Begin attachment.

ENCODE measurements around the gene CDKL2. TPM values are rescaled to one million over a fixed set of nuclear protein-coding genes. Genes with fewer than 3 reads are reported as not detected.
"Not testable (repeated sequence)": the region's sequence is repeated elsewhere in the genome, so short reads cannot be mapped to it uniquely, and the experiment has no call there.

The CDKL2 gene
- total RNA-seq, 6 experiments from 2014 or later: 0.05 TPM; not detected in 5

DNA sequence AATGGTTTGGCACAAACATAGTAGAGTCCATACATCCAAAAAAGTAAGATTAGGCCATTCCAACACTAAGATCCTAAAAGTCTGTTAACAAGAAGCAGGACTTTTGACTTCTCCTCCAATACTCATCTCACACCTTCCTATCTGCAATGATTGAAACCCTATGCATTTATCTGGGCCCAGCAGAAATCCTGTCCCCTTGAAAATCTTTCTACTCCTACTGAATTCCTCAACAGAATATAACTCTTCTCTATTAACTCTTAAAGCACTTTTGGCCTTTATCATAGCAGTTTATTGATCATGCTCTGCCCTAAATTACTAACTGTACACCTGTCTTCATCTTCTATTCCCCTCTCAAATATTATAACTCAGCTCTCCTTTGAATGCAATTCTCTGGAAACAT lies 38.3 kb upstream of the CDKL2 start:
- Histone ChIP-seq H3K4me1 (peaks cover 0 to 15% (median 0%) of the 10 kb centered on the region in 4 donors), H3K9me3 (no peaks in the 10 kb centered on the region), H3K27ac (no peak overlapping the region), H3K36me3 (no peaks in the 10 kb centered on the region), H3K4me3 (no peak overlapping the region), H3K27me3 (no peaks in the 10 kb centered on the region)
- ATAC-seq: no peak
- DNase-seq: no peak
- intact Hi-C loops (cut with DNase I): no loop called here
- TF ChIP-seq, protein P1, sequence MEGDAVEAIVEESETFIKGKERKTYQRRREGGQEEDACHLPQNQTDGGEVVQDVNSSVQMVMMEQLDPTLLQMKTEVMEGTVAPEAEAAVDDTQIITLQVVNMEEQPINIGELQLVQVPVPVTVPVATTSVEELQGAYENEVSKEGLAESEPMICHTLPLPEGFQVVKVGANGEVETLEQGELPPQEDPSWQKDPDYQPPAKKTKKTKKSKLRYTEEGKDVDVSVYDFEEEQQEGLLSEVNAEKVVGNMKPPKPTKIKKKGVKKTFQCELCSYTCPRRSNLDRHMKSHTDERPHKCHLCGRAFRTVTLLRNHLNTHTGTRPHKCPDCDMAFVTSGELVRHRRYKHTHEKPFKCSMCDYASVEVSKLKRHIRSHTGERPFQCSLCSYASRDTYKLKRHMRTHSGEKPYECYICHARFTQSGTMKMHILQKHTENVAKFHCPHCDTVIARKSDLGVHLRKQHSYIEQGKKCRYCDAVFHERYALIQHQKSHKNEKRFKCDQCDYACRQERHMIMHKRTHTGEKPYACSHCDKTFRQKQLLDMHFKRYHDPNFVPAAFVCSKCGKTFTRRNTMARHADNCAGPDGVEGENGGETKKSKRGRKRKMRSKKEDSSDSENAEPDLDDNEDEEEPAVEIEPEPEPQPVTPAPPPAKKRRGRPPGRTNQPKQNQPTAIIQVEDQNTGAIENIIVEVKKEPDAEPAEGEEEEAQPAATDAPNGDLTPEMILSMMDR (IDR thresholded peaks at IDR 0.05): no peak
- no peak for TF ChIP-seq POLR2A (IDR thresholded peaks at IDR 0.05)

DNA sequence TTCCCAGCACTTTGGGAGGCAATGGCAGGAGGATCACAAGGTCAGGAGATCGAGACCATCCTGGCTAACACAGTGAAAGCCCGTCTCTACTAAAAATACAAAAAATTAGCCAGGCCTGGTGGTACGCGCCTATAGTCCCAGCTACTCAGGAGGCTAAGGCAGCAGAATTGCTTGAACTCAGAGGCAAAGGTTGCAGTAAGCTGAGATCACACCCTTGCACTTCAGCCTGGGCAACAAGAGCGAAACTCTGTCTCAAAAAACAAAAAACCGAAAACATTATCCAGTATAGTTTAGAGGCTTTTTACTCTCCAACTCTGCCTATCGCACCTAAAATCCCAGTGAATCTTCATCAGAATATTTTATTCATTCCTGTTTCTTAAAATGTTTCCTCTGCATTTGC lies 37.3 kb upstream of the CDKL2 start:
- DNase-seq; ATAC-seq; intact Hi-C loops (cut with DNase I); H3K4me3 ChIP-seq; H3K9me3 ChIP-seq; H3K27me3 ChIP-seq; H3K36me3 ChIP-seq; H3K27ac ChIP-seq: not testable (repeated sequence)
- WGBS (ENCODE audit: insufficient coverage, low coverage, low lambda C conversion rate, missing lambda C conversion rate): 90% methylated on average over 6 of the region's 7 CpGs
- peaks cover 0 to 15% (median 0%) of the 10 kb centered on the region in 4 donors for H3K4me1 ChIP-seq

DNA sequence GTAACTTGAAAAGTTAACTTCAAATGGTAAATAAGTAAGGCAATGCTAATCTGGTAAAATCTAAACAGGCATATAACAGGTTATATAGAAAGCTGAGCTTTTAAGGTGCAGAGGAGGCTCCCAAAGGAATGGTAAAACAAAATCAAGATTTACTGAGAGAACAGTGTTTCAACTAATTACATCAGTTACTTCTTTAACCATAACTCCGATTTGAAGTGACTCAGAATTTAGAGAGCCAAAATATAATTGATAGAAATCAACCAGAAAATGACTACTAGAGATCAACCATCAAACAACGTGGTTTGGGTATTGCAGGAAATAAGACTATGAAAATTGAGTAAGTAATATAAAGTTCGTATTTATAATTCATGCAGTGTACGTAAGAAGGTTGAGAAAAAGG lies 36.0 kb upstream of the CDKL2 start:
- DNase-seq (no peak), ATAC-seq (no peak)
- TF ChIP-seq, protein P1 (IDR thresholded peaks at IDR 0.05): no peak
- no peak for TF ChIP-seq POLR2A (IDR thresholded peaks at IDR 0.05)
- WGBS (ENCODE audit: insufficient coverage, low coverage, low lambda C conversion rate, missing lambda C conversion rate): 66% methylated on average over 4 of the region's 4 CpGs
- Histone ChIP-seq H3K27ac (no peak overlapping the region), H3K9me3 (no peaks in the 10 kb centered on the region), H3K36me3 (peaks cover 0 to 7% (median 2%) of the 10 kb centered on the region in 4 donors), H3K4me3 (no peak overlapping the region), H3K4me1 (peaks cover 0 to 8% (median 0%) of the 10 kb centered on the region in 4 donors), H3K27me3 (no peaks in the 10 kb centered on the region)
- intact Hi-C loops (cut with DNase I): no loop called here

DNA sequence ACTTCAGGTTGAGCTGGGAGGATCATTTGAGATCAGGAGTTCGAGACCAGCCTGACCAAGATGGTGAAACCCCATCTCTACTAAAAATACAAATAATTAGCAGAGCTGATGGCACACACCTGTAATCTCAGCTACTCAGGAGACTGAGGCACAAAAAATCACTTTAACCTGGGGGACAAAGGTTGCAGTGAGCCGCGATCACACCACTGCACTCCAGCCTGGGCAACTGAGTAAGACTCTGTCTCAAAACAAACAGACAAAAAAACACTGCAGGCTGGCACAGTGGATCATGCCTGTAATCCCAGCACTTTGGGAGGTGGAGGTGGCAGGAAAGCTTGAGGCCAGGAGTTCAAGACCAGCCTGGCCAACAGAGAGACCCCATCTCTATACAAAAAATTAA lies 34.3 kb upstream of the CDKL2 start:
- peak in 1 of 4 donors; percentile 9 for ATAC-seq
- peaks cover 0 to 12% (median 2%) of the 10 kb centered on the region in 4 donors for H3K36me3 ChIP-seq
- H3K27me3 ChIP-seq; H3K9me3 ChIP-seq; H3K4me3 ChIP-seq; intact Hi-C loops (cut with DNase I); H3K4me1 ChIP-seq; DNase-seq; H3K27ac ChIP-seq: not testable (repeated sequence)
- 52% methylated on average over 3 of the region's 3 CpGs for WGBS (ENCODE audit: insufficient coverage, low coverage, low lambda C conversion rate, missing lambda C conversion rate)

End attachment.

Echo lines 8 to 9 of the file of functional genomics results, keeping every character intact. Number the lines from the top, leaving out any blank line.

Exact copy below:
- DNase-seq: no peak
- intact Hi-C loops (cut with DNase I): no loop called here